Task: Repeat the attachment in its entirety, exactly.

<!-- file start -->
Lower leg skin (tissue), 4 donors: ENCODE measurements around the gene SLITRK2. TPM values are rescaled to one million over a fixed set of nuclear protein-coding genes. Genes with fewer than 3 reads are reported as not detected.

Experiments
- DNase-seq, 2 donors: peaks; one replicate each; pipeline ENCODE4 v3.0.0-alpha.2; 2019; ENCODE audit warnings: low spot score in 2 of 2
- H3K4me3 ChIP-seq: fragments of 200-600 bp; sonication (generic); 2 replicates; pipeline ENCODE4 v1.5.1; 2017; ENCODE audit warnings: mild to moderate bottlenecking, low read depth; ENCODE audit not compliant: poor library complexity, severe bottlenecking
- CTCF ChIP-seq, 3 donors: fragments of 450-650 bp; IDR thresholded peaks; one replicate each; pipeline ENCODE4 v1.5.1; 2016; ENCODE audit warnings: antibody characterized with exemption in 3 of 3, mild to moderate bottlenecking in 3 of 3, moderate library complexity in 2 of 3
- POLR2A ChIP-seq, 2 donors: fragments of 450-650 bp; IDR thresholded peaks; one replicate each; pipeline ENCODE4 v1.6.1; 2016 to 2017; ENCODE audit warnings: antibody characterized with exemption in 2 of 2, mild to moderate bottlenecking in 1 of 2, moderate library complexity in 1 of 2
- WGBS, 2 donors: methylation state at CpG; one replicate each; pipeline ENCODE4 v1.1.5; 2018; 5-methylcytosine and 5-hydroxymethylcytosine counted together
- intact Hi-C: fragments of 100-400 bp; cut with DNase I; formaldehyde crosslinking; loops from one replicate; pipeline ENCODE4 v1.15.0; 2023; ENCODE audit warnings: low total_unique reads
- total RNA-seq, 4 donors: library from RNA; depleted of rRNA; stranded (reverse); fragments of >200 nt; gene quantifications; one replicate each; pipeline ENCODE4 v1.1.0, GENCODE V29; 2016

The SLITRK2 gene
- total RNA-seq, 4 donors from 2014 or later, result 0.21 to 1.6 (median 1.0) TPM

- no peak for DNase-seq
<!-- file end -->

Lower leg skin (tissue), 4 donors: ENCODE measurements around the gene SLITRK2. TPM values are rescaled to one million over a fixed set of nuclear protein-coding genes. Genes with fewer than 3 reads are reported as not detected.

Experiments
- DNase-seq, 2 donors: peaks; one replicate each; pipeline ENCODE4 v3.0.0-alpha.2; 2019; ENCODE audit warnings: low spot score in 2 of 2
- H3K4me3 ChIP-seq: fragments of 200-600 bp; sonication (generic); 2 replicates; pipeline ENCODE4 v1.5.1; 2017; ENCODE audit warnings: mild to moderate bottlenecking, low read depth; ENCODE audit not compliant: poor library complexity, severe bottlenecking
- CTCF ChIP-seq, 3 donors: fragments of 450-650 bp; IDR thresholded peaks; one replicate each; pipeline ENCODE4 v1.5.1; 2016; ENCODE audit warnings: antibody characterized with exemption in 3 of 3, mild to moderate bottlenecking in 3 of 3, moderate library complexity in 2 of 3
- POLR2A ChIP-seq, 2 donors: fragments of 450-650 bp; IDR thresholded peaks; one replicate each; pipeline ENCODE4 v1.6.1; 2016 to 2017; ENCODE audit warnings: antibody characterized with exemption in 2 of 2, mild to moderate bottlenecking in 1 of 2, moderate library complexity in 1 of 2
- WGBS, 2 donors: methylation state at CpG; one replicate each; pipeline ENCODE4 v1.1.5; 2018; 5-methylcytosine and 5-hydroxymethylcytosine counted together
- intact Hi-C: fragments of 100-400 bp; cut with DNase I; formaldehyde crosslinking; loops from one replicate; pipeline ENCODE4 v1.15.0; 2023; ENCODE audit warnings: low total_unique reads
- total RNA-seq, 4 donors: library from RNA; depleted of rRNA; stranded (reverse); fragments of >200 nt; gene quantifications; one replicate each; pipeline ENCODE4 v1.1.0, GENCODE V29; 2016

The SLITRK2 gene
- total RNA-seq, 4 donors from 2014 or later, result 0.21 to 1.6 (median 1.0) TPM

- no peak for DNase-seq